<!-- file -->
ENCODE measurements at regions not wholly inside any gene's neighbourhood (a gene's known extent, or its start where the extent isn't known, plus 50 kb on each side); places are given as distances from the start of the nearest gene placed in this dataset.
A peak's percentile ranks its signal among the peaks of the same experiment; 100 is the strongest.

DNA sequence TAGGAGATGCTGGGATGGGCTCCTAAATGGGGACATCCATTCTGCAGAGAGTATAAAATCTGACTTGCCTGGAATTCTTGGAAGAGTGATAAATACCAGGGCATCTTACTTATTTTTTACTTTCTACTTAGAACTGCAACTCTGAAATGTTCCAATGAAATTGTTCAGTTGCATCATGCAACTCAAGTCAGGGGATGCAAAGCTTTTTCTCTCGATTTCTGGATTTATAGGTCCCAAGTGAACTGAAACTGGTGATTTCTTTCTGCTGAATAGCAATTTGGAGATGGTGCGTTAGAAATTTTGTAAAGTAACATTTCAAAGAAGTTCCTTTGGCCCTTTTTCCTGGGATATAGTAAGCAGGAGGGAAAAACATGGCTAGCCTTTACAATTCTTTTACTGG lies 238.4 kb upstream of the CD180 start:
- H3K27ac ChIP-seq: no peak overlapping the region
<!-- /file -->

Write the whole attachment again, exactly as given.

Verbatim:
ENCODE measurements at regions not wholly inside any gene's neighbourhood (a gene's known extent, or its start where the extent isn't known, plus 50 kb on each side); places are given as distances from the start of the nearest gene placed in this dataset.
A peak's percentile ranks its signal among the peaks of the same experiment; 100 is the strongest.

DNA sequence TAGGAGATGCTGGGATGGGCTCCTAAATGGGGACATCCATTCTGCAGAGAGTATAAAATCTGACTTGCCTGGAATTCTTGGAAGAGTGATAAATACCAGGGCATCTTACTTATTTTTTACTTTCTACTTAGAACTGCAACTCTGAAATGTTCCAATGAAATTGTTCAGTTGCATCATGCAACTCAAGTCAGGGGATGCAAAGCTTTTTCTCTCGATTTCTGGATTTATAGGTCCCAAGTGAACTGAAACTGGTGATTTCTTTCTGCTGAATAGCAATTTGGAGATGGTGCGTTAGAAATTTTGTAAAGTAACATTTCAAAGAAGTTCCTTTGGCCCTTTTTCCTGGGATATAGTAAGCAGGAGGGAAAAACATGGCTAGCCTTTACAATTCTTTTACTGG lies 238.4 kb upstream of the CD180 start:
- H3K27ac ChIP-seq: no peak overlapping the region